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Additional Resources



– A recent report by Families USA documented that 14,000 Maine workers have become uninsured during the COVID crisis due to losing employer-provided health care. Even prior to the public health pandemic, Maine had the highest uninsured rate of any New England state. 


Information about Families USA report: 

– In 2017, Maine had the second-highest median household spending on premium contributions for employer coverage of all states, at $3,250 per household. 

Information on premium costs:

– An element of the ACA that needs to be fixed is the “family glitch,” which leaves between 2-4 million Americans uninsured, including about 500,000 children. There are many low- to moderate-income families who cannot afford the family plan offered through an employer, but because the employed family member can afford a self-only plan, everyone else loses eligibility for marketplace subsidies. There are likely thousands of Mainers who fall into this category.

Information on the "family glitch":


– States are examining strategies to strengthen their marketplaces and expand coverage. Some have introduced proposals for individuals above Medicaid eligibility levels to “buy-in” to Medicaid or develop a “public option” to strengthen coverage across the individual market and Medicaid. These programs create opportunities for states to make healthcare more affordable and accessible.

Information on a Medicaid buy-in or a healthcare public option:

– Maine’s expansion of its Medicaid program, MaineCare, helps thousands access the coverage and care they need, and experts expect Maine’s uninsured rate in 2019 to show a decline from prior years, once data is released. It is critical that legislators defend the MaineCare program and protect it from budget cuts so that this progress is not reversed.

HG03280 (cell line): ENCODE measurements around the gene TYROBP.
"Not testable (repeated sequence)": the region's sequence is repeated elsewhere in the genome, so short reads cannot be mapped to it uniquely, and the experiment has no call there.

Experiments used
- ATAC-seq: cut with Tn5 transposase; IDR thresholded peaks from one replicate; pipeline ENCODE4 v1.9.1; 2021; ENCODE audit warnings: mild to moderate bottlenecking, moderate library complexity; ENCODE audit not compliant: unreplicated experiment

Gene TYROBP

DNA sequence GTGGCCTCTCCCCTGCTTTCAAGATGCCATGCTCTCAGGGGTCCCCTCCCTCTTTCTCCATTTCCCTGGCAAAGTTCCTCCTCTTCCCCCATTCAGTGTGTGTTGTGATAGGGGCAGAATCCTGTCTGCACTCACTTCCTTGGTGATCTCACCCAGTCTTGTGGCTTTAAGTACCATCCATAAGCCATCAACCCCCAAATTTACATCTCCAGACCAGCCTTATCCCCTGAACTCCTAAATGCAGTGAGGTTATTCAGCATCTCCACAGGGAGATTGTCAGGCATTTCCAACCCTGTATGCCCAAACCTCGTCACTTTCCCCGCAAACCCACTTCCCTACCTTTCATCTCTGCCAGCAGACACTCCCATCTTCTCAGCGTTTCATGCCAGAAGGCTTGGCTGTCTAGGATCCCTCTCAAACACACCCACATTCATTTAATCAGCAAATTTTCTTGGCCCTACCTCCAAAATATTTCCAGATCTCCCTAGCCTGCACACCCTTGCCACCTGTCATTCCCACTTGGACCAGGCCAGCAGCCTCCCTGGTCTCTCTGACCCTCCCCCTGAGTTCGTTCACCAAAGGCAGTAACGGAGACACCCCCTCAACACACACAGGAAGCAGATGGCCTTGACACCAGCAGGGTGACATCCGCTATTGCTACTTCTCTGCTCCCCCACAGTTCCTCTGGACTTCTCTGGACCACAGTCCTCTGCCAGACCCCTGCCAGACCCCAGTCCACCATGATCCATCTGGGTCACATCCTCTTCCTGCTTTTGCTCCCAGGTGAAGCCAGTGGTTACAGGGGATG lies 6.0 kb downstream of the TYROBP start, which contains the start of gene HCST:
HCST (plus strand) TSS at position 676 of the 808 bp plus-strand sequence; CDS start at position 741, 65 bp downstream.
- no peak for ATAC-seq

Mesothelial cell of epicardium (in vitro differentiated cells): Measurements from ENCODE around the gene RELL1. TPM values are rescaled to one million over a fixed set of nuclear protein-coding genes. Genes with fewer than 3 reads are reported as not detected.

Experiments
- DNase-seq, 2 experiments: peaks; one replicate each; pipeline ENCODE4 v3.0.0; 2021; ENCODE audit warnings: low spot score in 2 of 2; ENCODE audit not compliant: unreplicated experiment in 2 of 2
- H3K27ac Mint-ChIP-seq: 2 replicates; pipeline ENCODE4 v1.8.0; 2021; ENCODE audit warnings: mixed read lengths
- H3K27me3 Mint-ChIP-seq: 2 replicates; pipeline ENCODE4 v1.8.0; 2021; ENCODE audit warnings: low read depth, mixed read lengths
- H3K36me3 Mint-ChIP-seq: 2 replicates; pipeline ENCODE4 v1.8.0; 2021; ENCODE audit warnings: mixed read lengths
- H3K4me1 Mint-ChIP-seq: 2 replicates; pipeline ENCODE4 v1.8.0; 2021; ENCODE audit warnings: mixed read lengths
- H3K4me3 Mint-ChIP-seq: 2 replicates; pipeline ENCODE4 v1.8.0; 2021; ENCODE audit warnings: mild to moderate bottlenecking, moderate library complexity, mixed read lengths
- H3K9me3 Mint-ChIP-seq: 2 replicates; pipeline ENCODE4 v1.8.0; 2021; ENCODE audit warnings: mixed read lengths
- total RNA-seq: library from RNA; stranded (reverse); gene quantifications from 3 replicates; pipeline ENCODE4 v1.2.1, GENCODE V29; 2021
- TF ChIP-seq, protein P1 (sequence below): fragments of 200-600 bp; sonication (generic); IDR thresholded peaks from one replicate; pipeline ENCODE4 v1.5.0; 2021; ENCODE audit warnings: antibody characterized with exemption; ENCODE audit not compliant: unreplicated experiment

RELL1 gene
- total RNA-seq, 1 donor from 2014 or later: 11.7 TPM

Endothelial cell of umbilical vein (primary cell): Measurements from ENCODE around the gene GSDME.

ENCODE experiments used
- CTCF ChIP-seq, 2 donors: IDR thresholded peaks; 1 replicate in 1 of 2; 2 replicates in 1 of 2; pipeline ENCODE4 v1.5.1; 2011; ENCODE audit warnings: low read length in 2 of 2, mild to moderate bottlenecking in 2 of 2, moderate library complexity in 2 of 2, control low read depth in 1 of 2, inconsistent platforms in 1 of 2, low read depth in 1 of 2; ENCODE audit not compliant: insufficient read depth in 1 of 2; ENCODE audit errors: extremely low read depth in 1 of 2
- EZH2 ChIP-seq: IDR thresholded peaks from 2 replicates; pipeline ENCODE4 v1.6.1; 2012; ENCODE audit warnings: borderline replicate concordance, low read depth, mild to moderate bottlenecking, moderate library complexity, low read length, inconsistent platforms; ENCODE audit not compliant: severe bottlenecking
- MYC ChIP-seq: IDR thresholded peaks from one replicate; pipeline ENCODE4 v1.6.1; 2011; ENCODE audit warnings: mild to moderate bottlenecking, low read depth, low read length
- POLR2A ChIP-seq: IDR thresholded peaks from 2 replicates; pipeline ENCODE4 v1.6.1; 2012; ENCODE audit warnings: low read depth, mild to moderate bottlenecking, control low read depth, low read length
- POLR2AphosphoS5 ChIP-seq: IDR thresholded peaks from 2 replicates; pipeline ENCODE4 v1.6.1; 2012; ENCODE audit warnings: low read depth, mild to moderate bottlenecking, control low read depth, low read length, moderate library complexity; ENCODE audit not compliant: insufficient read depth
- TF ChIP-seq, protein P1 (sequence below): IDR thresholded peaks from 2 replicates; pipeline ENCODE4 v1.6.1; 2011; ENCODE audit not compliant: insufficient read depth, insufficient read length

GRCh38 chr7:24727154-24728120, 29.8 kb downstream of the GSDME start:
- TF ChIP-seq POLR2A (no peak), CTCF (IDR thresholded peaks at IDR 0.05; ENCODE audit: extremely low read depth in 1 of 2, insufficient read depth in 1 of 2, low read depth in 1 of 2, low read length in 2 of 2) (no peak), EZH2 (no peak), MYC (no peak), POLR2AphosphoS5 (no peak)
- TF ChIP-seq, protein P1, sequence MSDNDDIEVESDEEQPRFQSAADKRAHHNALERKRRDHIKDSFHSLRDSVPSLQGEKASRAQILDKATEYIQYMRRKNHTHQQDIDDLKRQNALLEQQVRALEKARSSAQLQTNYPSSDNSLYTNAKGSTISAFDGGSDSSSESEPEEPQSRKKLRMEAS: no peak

Information on MaineCare expansion:


Tax Fairness:


​– Maine’s Revenue Forecasting Committee has projected a $1.4 billion revenue shortfall over the next three years with a $527.8 million revenue shortfall for the fiscal year ending on June 30th, 2021. If the state is forced to make major cuts to essential services, communities and families will feel the impacts most directly. LD 403 would decouple Maine from the FDII provision in the federal 2017 Tax Cuts and Jobs Act. This would result in approximately $9 million of new revenue for Maine.

Information on closing corporate tax loopholes:

– Large retailers use a tactic called “dark store theory” to get out of paying property taxes. The “dark store theory” is where commercial property owners challenge their tax assessment by using vacant stores or properties as comparable values; arguing that their value should be aligned with properties that are not in use. This has led to millions of dollars less in property taxes for Maine’s municipalities.

Information on the dark store theory:

Worker Protections:


– During the 2020 legislative session, advocates supported the passage of LD 1693, which would strengthen Maine’s whistleblower laws by authorizing private persons, acting in the public interest, to enforce the laws governing employment practices and prohibiting unfair discrimination in the workplace. Additionally, this new law would generate revenue for Maine’s Department of Labor.

Information on whistleblower protections:


– During the COVID-19 public health crisis, some business industry groups have been partnering with the American Legislative Exchange Council (ALEC) to pass state-level legislation to make corporations immune from lawsuits related to COVID-19 - either from workers, consumers, or both.

Information on the danger of corporate immunity:

– Over the past decade, tens of millions of dollars in campaign contributions have flowed from corporations to political candidates, parties, and PACs in Maine.  By donating and building relationships, this ensures that their business, industry, or interest remains in good standing with policymakers, on both sides of the aisle. Some advocates are calling on lawmakers to prohibit political candidates and parties from accepting contributions from corporations.

Information on corporate contributions in Maine politics:

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